Technology has always been a vital part of the financial sector. But these days, technology is not just bringing advances to the industry; it is confronting it with a disruptive force.
To keep up with innovation, many financial firms are pushing more and more resources into research and development specifically in FinTech. Some have created in-house development teams. Others have partnered with or acquired start-ups.
These efforts are accelerating as organizations recognize they don’t always have the level of expertise needed to create, or even dream up, the latest technology or innovation. These firms are also frequently under pressure internally to make compulsory projects a priority, such as implementing regulatory changes or dealing with obsolete platforms.
Although these incumbents can bring greater resources to the table, as well as a deep knowledge of security and compliance requirements, they often need the speed and agility of outside firms to help innovate and scale much faster.
“Working with a start-up helps to evolve an incumbent’s mindset, bring fresh and more daring ideas to the table, and highlight areas—such as the decision-making process—where incumbents need to improve,” said Jean Devambez, Chief Catalyst at BNP Paribas Securities Services’ Digital Transformation Lab.
This realization is precisely what led BNP Paribas Securities Services in 2017 to acquire a minority stake in Fortia Financial Solutions, a FinTech start-up that uses artificial intelligence, machine learning, and business process monitoring to meet compliance and data-management requirements.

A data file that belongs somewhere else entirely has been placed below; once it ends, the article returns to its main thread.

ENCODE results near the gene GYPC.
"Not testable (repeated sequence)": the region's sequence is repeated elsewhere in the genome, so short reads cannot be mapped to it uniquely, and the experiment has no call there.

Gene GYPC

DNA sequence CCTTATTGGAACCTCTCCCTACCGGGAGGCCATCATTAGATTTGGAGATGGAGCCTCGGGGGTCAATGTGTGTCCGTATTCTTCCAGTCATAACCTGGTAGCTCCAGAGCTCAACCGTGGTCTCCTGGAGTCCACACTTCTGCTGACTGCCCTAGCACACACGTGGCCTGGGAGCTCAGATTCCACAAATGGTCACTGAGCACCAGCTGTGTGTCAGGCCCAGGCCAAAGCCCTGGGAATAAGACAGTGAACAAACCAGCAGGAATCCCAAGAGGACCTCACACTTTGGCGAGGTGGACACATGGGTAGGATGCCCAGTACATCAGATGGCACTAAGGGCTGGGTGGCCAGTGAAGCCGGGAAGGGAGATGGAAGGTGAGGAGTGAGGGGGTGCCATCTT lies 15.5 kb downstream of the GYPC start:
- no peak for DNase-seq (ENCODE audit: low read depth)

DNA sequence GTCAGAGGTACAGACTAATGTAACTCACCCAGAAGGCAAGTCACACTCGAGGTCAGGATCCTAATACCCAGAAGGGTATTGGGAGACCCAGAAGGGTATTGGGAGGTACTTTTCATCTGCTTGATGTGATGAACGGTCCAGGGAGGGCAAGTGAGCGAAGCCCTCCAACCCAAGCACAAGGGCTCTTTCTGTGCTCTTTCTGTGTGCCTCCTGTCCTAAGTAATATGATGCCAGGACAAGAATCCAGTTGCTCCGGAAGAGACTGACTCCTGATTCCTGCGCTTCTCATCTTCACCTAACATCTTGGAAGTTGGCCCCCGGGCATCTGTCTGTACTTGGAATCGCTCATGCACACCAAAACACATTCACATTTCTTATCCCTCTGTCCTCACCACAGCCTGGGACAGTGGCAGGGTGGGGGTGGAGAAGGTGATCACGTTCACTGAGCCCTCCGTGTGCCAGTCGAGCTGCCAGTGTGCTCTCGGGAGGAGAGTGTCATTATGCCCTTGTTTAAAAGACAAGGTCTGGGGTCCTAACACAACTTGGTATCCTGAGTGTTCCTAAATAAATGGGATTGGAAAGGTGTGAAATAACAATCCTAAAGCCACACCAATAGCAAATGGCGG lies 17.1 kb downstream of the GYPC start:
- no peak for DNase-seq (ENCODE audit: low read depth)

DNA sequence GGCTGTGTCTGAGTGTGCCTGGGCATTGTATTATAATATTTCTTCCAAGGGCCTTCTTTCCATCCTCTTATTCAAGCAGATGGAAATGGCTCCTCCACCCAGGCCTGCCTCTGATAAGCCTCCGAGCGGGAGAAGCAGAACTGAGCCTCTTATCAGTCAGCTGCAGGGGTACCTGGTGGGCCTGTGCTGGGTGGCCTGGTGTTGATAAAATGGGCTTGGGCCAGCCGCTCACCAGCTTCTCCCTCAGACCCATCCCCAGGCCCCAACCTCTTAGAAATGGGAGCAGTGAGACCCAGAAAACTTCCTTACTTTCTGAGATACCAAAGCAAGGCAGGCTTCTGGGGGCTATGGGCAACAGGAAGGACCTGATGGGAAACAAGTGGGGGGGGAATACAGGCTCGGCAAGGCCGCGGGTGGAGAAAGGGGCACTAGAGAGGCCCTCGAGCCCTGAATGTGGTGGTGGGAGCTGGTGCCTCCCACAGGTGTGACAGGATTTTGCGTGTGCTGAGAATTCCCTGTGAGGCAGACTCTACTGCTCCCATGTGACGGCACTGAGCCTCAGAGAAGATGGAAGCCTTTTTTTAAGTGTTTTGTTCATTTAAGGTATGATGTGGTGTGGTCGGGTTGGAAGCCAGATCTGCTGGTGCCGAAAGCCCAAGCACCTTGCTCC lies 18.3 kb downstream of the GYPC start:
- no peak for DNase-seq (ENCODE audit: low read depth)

The BNP Paribas/Fortia relationship is an example of how incumbents and start-ups can be stronger when working together. Their partnership included four elements, which were vital to their success:
1. The Right People
At its core, a company is all about its people; in the beginning, it’s often all you have. With that, expertise and trust are vital.
“You need to have experts who you can trust because you don’t really have much more than that when you begin the project,” explained Devambez. A strong founding team will enhance your ability to attract and grow talented players in the future.
“With Fortia, we were absolutely convinced by the product, but looking back at the effort they have made from where they were to where they are today, it is all about people and how they are able to attract additional talent and to manage them and to grow them,” said Devambez.
2. Room for Failure
Another element for a successful relationship is that both parties should be open to risk. Start-ups and venture capital firms understand that some projects won’t succeed, and incumbents must be willing to experiment and allow room for failure.
With Fortia, Devambez adopted a three- to six-month timeframe for ideas. This allowed both partners to identify viable use cases, and perform product and market-fit assessments. By allowing a substantial test period, a project can mature enough to either reach a failure point or show sufficient success to justify continued investment.
3. Communication and Collaboration
Start-ups are generally much more nimble than incumbents, and this can result in conflicting working styles. To have a successful relationship, good dialogue is critical. It can be helpful when both sides are clear about their needs while, at the same time, considering the needs of the other partner.
“I think the first thing is to have people prepared to work on a completely different philosophy and flexible protocols because big institutions can be bureaucratic and this could cause big problems,” said Sira Ferradans, Chief Research Scientist at Fortia.
4. A Client Benefit
While more incumbent financial firms are exploring FinTech opportunities, the result must benefit the incumbent’s clients.
Projects should be closely evaluated to distinguish between genuine innovation for their user experience and an exercise that simply checks a “FinTech investment” box.
“Clients love that every time we present our approach to them, they can see we are investing in the future and bring them the possibility of new business through new services,” said Devambez.